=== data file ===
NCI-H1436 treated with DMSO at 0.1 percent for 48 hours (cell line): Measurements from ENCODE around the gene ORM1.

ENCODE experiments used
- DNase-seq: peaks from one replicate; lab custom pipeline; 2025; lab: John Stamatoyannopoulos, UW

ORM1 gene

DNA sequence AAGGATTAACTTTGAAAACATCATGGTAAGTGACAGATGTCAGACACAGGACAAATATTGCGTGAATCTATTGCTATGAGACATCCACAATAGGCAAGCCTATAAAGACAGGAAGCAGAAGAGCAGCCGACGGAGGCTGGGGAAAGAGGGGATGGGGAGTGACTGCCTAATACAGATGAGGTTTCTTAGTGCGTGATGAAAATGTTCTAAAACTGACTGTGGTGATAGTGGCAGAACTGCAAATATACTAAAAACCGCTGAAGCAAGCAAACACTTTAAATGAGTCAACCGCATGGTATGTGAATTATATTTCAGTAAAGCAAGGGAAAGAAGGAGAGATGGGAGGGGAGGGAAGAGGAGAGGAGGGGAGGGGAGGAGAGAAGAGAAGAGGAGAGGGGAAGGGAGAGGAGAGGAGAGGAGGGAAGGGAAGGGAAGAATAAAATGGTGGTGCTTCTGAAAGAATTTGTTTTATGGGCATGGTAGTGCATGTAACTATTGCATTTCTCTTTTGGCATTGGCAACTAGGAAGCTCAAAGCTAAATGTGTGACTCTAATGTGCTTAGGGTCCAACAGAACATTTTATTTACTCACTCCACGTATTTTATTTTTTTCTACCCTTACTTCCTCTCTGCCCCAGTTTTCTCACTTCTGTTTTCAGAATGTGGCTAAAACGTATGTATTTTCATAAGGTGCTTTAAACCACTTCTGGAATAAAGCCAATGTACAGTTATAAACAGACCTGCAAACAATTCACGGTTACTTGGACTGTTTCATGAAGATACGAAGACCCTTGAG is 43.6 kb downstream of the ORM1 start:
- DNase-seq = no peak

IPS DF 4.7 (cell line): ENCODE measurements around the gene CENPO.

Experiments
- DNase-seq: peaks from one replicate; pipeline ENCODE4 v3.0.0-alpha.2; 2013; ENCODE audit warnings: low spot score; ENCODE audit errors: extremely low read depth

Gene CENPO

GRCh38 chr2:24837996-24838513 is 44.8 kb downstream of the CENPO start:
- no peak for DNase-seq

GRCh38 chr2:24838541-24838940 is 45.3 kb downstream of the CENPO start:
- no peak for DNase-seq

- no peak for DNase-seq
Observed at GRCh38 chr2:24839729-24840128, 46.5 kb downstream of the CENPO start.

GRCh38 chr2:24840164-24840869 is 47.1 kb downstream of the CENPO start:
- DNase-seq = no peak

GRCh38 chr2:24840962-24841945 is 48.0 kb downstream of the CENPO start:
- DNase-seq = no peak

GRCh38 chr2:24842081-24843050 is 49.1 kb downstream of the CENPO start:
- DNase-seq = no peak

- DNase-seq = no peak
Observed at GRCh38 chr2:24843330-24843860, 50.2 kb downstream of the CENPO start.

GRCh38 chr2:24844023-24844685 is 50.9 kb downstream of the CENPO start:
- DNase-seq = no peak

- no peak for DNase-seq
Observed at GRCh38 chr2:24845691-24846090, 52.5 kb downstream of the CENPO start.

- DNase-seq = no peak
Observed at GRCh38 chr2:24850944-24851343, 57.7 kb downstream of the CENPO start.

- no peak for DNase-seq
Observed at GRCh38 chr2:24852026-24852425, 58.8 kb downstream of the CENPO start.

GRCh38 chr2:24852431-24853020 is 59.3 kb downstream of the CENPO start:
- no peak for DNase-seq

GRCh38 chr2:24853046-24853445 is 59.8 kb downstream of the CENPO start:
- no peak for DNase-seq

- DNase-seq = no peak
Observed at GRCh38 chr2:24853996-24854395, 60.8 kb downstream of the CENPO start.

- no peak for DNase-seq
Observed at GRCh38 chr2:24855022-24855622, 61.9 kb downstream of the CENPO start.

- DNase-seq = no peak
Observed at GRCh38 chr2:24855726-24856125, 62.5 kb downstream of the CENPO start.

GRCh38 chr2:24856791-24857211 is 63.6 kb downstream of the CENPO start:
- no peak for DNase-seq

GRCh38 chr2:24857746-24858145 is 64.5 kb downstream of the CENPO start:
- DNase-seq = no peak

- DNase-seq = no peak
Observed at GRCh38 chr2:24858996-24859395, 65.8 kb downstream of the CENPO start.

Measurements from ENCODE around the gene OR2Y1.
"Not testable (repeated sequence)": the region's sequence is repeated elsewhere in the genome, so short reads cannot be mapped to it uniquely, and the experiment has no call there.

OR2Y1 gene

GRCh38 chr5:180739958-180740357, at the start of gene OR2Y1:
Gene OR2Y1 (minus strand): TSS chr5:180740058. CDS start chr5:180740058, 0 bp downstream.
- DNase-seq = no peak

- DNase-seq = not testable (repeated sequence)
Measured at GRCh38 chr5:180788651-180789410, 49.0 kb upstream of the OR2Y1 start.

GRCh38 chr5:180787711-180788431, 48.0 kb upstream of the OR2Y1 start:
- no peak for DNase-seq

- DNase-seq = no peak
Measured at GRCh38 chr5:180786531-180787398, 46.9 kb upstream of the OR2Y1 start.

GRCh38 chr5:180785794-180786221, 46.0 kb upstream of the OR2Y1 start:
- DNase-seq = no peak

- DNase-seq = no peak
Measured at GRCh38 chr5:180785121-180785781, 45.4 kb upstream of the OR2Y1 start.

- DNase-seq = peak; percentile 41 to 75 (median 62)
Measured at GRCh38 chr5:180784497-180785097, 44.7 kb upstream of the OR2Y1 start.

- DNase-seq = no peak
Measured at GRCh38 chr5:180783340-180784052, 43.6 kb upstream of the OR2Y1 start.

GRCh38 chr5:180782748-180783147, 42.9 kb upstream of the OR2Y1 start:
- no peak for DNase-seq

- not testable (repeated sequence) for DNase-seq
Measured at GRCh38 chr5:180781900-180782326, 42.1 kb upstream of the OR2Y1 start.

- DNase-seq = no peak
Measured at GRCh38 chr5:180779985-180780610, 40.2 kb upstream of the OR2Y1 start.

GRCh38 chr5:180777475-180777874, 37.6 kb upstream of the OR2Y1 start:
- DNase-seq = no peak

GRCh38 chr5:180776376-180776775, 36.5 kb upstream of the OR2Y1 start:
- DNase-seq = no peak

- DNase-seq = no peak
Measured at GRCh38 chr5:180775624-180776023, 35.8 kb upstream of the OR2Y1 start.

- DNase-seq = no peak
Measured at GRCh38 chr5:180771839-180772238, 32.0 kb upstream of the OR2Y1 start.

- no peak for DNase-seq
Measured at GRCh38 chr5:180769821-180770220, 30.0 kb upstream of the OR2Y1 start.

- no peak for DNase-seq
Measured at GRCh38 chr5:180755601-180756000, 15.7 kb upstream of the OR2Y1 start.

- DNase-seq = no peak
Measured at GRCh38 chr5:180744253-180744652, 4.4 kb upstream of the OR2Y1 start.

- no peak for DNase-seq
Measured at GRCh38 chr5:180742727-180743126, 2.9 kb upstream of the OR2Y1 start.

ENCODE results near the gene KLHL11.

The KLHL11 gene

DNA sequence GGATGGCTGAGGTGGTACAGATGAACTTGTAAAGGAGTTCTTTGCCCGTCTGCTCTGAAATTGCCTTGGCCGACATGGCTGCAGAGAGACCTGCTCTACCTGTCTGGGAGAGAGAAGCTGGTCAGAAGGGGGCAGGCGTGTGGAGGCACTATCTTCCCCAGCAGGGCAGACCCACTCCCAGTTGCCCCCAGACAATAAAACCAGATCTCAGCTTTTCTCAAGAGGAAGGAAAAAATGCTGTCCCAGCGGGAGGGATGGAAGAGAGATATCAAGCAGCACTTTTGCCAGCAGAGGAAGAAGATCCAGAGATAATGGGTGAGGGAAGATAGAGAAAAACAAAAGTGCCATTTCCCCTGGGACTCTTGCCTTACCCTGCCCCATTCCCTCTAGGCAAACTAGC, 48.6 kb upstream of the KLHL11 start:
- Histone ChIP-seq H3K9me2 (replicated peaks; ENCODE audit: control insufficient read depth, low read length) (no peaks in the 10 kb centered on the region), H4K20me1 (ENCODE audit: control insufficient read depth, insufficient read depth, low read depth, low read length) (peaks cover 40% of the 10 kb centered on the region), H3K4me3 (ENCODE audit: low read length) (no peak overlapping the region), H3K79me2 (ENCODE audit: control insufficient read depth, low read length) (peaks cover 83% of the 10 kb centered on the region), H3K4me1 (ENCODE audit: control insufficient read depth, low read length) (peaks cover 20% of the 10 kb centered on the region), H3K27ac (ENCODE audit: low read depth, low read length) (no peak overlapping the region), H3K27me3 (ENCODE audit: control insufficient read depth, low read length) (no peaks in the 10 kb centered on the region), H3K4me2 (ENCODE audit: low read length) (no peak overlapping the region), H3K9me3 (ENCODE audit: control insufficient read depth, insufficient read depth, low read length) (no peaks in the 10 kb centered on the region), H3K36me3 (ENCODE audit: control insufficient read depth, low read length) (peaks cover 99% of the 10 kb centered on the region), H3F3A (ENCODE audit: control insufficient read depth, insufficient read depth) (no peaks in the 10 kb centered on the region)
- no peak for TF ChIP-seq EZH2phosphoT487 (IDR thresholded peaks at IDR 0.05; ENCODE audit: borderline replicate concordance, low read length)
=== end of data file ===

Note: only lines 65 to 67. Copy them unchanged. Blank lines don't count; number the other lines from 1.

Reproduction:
- DNase-seq = peak; percentile 41 to 75 (median 62)
Measured at GRCh38 chr5:180784497-180785097, 44.7 kb upstream of the OR2Y1 start.

- DNase-seq = no peak